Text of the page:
Good one-liners of late
“Buy Me Nothing” – on the cover of a Christmas card
“It’s Here” – on the cover of a Christmas card in the same series
“The most interesting place is the next place I’m going to” : On travel. It struck me as profound. People usually ask “What’s your favourite place?”; I ask “What’s the most interesting place you’ve been to?” Because with travel, every place you visit is going to have good and bad, it’s all apples and oranges, so how can one have a favourite?
I’ve been resolving not to write about grouchy subjects, but of late, everything has been so irritating to me. It’s been one of those days at work which has merited an update of my resignation letter to today’s date.
I’ve been contemplating that for me, the secret of the universe is “How do I not let little things get under my skin?” Then it got put in better perspective when I got home, and my dad had left a half-tongue-in-cheek message saying “Hit up Auntie Pauline for dinner.”
It’s my grandfather’s 100th birthday today. My dad was taking folks out to dinner in honor of his centenary. He figured Auntie Pauline might do the same! (Funny, though I’d always thought he was born in 1905, but maybe Dad’s counting in Chinese years.)
A couple of weeks ago I looked up Grandfather’s birthday date (because we’d celebrated it on the lunar calendar), and remember making a note to myself that on his birthday I’d get a box of unaju-don (Japanese eel over rice) and some McVitie’s digestive biscuits. But because I’d completely forgotten while wallowing in the detritus of my life for the past few days, all I had to offer were some persimmons. I’m writing all this while waiting for the incense to burn down.
Grandfather was an iconic figure in our lives, larger than life, perhaps a bit remote. When you have 16 kids and are travelling 11 months out of the year, that’s how it is.
But for me, we had a connection: he was very supportive of my writing. He bought me my first typewriter when I was in 7th grade. I’ve always thought that if I ever became a published writer, I would dedicate my first book to him. A decade later, all I have to show for it is a measly blog and some on-the-fly travelogues. Now on his centenary, I’m reminded of how little I’ve accomplished.
Grandfather passed away 12 years ago. I was already going through an emotionally rocky period when he died. I just sort of tuned out and dropped everything I was doing, because I had the same inclination many people have when someone elder in their family dies: they want to write about or document family history. As links to the past are broken, they realize they want to pass on the knowledge to the future generations. So I wanted to right a book for him; I felt I owed it to him, for the typewriter
But what often also happens is that while family members are still grieving, it’s too painful and raw to talk about the past. Especially in a large family like ours, where rifts have become chasms. So the family history remains unwritten, although it would make for a fascinating read.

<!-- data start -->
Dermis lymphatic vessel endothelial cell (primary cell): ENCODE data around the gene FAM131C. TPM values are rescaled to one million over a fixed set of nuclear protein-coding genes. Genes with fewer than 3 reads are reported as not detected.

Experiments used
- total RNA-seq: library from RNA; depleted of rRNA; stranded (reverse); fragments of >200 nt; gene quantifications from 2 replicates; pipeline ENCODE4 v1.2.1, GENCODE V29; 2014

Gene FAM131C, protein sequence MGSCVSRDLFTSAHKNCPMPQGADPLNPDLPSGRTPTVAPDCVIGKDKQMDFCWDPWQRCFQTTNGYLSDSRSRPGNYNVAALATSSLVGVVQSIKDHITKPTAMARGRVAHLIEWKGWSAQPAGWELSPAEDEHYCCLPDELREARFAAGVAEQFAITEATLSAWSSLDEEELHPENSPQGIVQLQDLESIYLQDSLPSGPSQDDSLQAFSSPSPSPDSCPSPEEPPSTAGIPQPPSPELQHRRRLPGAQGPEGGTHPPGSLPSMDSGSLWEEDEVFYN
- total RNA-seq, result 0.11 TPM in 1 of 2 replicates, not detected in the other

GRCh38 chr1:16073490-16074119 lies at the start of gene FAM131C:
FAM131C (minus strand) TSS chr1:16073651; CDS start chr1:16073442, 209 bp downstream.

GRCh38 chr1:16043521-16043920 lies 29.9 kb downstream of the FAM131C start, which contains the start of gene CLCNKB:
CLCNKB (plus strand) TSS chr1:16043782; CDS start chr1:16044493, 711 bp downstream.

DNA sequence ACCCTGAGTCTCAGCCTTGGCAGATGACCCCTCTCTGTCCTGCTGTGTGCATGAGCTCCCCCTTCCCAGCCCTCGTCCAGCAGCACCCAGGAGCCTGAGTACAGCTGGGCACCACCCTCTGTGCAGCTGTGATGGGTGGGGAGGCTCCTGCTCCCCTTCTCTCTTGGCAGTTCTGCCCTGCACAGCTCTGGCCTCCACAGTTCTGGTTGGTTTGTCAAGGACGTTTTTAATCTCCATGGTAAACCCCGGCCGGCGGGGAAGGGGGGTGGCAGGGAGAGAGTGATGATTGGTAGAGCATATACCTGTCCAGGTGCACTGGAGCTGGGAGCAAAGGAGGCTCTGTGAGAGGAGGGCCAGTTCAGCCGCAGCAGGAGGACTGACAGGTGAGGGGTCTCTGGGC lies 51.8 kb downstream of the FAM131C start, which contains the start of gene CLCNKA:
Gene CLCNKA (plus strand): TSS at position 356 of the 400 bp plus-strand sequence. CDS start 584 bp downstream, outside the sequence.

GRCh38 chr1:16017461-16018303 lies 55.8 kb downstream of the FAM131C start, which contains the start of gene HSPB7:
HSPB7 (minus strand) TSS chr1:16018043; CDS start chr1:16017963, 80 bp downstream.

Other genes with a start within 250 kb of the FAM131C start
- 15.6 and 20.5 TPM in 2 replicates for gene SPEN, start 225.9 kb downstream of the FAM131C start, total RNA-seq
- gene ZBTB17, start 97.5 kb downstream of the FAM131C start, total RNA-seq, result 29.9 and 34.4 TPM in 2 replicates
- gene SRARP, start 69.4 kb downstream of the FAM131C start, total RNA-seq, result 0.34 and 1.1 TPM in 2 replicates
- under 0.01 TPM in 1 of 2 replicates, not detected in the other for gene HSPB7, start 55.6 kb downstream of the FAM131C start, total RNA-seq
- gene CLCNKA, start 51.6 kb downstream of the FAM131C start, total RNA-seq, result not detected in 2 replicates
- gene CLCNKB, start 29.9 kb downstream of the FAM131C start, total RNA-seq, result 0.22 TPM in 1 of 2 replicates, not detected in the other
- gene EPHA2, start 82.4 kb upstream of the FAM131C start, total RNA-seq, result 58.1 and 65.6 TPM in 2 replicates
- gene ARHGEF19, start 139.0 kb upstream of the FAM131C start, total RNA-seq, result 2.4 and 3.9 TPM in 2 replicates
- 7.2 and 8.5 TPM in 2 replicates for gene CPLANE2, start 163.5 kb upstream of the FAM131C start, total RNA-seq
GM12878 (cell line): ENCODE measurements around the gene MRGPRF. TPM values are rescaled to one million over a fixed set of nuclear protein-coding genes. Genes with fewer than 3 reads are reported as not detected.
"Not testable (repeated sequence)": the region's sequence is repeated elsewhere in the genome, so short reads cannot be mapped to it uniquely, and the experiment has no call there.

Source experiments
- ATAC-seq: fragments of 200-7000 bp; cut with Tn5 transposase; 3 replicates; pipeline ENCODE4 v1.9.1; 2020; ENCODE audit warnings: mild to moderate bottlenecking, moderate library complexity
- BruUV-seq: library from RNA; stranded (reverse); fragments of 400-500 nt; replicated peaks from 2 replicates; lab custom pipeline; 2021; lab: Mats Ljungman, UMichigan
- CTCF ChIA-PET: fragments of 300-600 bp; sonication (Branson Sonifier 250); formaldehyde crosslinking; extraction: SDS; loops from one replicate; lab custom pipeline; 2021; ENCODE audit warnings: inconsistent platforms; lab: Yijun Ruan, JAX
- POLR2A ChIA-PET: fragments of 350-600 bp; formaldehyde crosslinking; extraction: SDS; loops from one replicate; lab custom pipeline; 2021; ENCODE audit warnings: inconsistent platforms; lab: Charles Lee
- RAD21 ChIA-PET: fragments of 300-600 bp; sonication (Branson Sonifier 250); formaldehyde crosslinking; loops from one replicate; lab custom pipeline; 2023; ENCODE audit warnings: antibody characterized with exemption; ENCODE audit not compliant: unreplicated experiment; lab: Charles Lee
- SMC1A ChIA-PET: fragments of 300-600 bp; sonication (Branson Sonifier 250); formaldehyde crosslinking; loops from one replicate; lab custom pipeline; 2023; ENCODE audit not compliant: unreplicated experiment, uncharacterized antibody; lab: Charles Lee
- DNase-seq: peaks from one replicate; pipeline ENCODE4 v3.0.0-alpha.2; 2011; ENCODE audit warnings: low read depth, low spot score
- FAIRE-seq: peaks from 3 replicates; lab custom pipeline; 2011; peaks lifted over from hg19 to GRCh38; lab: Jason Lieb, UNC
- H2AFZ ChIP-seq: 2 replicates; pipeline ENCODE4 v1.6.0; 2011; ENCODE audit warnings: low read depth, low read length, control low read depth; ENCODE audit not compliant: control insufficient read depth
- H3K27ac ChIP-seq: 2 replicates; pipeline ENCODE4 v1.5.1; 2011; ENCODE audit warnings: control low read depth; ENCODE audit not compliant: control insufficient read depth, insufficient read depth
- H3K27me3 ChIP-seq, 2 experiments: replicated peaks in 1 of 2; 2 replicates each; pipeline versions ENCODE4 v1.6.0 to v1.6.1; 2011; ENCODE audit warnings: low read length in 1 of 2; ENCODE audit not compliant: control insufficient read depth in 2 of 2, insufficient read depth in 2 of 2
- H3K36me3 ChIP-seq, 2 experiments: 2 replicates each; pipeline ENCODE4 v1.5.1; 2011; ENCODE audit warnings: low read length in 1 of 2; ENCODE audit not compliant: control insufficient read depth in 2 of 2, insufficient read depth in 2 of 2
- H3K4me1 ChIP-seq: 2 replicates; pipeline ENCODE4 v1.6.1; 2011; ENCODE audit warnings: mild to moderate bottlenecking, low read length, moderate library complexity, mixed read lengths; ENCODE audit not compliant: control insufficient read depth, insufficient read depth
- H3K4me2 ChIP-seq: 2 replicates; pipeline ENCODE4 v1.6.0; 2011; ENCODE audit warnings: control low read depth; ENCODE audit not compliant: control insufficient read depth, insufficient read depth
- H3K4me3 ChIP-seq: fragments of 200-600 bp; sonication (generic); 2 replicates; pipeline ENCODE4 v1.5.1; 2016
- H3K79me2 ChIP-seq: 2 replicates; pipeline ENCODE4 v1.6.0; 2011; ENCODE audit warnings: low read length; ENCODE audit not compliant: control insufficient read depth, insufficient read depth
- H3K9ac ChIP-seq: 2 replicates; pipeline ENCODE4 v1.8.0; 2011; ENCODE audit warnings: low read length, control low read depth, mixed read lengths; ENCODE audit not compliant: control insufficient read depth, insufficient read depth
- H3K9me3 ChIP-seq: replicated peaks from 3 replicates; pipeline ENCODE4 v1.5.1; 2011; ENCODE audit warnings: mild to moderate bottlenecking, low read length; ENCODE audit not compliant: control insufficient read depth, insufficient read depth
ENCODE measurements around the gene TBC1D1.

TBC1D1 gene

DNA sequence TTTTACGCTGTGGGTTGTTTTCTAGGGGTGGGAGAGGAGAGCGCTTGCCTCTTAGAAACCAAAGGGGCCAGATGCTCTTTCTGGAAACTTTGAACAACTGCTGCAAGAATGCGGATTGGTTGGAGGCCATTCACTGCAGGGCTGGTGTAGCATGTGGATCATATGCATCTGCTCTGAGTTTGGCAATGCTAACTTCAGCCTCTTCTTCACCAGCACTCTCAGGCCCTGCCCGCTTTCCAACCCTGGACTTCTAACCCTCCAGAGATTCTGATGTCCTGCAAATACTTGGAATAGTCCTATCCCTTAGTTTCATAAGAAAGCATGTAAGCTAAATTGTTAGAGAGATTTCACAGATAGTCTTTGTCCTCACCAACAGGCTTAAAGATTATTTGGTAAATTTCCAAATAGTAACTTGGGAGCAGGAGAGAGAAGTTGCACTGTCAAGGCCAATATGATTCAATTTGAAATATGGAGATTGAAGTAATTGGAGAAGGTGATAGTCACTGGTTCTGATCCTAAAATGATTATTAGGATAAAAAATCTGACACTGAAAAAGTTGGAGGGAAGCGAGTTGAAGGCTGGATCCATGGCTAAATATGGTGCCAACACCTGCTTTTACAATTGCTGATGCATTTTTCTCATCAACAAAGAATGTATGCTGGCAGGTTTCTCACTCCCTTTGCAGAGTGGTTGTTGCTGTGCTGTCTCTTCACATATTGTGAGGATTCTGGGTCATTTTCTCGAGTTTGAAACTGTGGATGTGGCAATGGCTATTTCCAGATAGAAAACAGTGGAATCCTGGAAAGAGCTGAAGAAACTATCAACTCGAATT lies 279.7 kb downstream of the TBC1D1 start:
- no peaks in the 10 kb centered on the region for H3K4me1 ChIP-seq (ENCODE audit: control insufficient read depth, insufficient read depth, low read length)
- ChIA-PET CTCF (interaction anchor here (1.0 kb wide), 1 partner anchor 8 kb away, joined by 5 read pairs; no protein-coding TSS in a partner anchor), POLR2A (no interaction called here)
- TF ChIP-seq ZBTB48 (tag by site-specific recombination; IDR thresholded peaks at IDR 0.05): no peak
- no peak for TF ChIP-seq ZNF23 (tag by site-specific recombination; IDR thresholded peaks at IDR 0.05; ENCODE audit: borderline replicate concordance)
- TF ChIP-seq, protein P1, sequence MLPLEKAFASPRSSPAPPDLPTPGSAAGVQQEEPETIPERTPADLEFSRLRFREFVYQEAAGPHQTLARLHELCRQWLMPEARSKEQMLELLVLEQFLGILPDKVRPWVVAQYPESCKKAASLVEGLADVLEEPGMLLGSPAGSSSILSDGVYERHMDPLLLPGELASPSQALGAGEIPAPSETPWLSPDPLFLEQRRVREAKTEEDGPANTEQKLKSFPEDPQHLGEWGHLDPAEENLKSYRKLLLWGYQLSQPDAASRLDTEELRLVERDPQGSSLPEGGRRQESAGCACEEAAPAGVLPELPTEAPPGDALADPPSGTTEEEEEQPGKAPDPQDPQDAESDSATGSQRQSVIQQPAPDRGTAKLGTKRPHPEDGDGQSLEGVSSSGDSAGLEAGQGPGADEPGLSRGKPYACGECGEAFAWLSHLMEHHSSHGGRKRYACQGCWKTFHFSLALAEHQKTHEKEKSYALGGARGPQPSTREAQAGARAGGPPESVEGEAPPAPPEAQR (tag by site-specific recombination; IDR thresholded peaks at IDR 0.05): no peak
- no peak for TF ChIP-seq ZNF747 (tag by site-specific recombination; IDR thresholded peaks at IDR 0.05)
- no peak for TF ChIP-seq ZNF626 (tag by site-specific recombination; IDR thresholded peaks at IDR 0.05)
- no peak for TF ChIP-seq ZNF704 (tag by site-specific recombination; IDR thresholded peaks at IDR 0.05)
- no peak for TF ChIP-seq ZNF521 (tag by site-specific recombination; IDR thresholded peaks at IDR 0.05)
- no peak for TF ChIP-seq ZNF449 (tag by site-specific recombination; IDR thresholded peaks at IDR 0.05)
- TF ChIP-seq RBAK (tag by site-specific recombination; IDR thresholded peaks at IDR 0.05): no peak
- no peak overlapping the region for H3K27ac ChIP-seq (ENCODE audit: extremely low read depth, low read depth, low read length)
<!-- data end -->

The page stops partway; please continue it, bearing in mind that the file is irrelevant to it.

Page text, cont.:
The wanderlust gene has dominated in many of his progeny: many of us love to travel. Six months after his death, I found myself with use-it-or-lose-it-because-they-were-going-to-expire air tickets to get to Switzerland (the one-way fare to get to his funeral had cost more than round-trip, so this was what I had left.) I decided to use them to go to the the four E’s: Eastern Europe, England and Egypt. The fact that it was dead of winter was not a problem; but it was the first time I traveled abroad alone, which filled me with anticipation and nervous dread. It ended up being a marvelous trip, of course. And it got me hooked. I’ve never looked back since.
Apart from being a man of honor and humane disposition (he earned greater respect amongst his peers, if less of a fortune than they); Grandfather was also a very cultured man.
When I was a little kid, he would buy tickets to the opera or other live performances and make us all go. I would find them so tedious. “Can’t I stay home and watch ‘Tom and Jerry’? instead ?” I’d whine to my parents. I remember watching a film of “Don Giovanni” at the Alliance Francaise and kicking the seat in front of me, as befit an 8-year old. My parents ticked me off when we got home. “Even though you’re not enjoying the show, you can’t disturb others who are enjoying it.”
The only time I liked an opera Grandfather made us attend was “Hansel and Gretel,” because at least I knew the story. And on top of that, the novelty of Gretel played by a Japanese woman! I had no idea that Asians could be in a ‘classical’ opera.
When Grandfather was stuck in ICU after his first heart attack, he made my aunt scour Bangkok for tapes of his favourite Italian operas. “Anything by Verdi would be good.” They were rather hard to come by. But my aunt eventually found something, and he bore his hospital incarceration by blasting Rigoletto on his walkman. (He was also deaf, but too proud to wear a hearing aid). The nurses had to ask him to turn it down, because it was disturbing his fellow patients.
30 years later, the arts appreciation seeds Grandfather sowed have sprouted and taken root. Now I go to all sorts of shows: music, dance, theatre, etc. I may not always “get it”, but it’s away to get away from it all for an hour. In the audience, in the dark it’s a perfect time to be with nothing but your thoughts.(And of course I get irritated by others in the audience who talk, don’t switch off their cell phones or kick my seat!)
And maybe in the next ten years, I have something written something worthy of a dedication to KSC.